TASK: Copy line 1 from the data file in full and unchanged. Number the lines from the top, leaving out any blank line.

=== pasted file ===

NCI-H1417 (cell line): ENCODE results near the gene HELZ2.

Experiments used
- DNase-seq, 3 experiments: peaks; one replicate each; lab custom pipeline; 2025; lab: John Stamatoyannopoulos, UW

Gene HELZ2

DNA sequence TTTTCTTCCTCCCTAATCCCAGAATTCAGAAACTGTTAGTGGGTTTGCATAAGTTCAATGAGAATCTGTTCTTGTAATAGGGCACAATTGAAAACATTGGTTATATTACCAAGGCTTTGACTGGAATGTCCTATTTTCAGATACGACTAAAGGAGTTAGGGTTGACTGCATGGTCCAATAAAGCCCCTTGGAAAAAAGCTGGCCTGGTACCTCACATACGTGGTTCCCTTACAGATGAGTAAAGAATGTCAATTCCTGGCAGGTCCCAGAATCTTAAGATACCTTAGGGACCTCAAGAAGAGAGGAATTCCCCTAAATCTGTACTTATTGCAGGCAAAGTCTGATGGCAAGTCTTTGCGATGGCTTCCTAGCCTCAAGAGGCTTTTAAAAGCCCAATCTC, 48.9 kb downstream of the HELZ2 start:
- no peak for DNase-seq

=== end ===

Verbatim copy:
NCI-H1417 (cell line): ENCODE results near the gene HELZ2.